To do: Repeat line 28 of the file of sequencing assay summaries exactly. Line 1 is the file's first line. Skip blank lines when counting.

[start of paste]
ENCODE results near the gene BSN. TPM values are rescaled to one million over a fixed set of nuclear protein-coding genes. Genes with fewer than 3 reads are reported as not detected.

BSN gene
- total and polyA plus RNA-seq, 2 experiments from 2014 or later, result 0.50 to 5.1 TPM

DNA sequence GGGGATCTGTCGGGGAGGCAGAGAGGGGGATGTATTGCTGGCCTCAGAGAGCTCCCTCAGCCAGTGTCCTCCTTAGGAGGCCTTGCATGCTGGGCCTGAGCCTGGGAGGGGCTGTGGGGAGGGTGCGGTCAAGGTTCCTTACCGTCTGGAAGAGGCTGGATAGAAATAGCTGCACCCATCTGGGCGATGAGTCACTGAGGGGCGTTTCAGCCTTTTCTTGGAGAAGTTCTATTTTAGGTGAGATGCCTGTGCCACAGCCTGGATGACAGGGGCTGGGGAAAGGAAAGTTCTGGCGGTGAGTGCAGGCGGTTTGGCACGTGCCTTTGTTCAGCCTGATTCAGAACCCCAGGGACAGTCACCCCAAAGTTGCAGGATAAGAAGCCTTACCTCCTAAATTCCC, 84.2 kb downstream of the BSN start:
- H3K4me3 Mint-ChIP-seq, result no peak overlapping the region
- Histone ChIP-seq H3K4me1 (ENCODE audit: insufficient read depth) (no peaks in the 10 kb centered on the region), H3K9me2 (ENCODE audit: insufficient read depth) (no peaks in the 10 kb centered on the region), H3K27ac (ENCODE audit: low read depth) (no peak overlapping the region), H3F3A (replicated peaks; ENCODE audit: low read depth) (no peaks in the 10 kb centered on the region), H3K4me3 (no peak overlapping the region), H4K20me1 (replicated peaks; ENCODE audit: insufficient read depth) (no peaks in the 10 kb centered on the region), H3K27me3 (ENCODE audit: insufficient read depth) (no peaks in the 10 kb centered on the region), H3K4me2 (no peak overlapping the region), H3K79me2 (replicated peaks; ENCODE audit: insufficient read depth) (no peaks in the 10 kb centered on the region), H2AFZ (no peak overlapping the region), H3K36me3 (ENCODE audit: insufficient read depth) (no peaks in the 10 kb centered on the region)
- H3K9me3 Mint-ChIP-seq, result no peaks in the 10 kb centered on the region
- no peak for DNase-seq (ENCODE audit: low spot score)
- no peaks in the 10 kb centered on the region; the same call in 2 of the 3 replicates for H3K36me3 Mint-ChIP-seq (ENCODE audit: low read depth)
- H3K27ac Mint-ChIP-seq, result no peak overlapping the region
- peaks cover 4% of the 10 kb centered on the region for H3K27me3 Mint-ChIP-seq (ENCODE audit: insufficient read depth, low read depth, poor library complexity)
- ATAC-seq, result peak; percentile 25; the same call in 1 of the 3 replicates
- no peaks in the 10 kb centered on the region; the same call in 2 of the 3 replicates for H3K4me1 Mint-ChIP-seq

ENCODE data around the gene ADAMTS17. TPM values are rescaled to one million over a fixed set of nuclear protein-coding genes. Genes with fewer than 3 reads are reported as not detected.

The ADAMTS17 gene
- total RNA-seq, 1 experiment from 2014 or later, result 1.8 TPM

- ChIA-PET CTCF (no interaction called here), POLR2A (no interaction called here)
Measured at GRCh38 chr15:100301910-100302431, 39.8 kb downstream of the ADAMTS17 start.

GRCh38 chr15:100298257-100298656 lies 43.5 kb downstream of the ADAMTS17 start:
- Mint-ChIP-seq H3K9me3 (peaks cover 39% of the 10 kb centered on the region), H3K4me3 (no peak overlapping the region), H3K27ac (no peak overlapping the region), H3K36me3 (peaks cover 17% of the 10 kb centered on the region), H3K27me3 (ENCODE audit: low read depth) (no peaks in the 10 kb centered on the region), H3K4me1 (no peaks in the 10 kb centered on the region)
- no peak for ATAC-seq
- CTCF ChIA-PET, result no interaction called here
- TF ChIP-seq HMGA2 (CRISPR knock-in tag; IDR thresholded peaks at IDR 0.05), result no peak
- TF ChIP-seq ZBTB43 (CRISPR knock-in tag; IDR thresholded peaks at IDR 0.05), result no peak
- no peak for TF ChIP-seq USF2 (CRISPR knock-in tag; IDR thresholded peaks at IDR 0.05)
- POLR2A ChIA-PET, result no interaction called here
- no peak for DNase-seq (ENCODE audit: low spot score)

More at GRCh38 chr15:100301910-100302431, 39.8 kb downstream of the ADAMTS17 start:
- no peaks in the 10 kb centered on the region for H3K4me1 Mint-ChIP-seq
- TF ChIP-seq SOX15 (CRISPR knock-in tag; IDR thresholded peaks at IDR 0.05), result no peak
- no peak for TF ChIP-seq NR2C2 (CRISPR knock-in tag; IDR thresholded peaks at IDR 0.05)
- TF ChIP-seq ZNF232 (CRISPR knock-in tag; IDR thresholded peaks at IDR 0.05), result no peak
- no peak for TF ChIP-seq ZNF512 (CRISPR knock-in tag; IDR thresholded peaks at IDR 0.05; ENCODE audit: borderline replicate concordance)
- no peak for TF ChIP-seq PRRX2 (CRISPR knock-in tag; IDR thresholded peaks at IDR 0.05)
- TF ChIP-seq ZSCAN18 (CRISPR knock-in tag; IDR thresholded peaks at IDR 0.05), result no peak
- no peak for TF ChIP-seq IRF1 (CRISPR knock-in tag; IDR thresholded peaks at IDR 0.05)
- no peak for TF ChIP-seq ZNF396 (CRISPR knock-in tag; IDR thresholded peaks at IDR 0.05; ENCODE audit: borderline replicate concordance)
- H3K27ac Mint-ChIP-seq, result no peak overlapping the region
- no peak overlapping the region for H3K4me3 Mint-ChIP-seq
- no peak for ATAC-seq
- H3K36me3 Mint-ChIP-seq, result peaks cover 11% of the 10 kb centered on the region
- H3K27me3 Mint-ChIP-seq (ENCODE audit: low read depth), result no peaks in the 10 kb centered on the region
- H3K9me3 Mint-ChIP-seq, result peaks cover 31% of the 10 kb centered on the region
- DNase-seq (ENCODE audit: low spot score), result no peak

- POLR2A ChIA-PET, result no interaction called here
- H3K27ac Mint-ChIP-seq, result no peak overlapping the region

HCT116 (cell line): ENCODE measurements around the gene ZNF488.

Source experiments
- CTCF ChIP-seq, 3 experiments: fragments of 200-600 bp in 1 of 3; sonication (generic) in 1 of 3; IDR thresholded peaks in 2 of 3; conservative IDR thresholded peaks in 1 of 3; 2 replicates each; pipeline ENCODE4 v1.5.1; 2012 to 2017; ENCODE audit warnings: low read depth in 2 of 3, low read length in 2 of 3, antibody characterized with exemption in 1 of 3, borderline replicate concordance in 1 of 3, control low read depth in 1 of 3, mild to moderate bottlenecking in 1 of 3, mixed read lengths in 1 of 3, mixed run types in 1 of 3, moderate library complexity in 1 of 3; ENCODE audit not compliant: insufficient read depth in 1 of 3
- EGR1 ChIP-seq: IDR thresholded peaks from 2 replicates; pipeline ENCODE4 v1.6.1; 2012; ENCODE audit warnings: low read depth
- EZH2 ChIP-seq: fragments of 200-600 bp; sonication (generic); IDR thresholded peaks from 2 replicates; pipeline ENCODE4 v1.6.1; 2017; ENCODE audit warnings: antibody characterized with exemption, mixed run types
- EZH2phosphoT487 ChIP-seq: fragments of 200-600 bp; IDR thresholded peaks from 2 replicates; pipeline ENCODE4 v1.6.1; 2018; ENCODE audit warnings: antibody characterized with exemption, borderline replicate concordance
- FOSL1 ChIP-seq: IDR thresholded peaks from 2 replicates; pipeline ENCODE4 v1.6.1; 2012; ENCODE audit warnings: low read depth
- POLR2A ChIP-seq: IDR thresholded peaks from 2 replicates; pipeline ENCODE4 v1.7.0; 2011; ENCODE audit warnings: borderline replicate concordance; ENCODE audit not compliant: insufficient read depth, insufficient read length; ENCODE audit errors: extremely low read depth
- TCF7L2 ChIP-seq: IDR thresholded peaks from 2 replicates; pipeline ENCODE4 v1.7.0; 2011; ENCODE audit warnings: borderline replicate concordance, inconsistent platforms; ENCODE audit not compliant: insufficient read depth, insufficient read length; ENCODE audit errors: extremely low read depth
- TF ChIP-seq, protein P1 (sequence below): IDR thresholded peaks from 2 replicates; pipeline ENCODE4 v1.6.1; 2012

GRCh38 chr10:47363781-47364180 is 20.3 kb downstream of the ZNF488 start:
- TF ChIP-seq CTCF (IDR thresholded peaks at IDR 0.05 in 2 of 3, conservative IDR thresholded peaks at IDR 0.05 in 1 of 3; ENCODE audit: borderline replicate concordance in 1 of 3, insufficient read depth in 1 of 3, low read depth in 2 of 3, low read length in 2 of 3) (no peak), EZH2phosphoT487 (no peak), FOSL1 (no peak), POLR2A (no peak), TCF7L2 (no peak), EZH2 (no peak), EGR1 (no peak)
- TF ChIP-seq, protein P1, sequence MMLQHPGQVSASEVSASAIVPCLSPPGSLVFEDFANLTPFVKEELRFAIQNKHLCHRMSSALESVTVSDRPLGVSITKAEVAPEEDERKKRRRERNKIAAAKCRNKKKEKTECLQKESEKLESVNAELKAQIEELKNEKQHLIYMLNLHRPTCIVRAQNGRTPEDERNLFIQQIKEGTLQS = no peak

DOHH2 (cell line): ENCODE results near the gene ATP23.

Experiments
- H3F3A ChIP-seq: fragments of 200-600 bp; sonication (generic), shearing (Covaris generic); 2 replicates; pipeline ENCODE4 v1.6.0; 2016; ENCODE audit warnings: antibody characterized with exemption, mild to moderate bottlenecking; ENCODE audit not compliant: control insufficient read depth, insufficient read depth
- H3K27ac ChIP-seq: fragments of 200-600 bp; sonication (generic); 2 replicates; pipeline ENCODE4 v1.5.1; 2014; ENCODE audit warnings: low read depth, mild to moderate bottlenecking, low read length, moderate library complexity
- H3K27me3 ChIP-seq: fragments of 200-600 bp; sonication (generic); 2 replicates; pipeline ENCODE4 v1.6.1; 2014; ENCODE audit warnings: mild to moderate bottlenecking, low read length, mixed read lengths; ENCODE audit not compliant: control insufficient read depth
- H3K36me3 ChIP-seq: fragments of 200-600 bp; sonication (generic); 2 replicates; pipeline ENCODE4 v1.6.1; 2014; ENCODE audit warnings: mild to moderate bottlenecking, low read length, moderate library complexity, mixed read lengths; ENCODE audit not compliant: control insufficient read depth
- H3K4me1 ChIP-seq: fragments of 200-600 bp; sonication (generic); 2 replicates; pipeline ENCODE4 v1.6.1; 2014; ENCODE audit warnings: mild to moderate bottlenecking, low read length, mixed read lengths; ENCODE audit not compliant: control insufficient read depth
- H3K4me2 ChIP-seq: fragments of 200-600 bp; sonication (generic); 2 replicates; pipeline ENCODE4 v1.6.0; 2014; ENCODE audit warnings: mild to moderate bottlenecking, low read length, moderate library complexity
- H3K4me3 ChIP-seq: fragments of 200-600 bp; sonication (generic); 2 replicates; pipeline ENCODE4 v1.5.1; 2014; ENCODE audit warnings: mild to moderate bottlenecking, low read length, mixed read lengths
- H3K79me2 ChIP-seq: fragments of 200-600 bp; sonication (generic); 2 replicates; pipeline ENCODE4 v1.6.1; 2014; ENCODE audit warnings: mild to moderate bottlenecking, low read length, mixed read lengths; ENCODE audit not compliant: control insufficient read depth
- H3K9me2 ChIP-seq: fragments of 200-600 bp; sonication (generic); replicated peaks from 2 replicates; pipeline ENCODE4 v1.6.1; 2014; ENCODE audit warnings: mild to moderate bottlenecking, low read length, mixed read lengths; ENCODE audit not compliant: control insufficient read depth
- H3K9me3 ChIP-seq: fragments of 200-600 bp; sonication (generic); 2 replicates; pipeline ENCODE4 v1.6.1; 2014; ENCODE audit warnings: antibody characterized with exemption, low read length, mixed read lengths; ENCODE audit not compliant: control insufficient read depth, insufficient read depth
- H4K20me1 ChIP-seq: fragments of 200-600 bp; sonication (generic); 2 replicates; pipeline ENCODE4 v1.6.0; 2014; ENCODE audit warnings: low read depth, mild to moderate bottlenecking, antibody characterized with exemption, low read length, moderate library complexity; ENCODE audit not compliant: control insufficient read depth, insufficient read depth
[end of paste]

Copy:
More at GRCh38 chr15:100301910-100302431, 39.8 kb downstream of the ADAMTS17 start: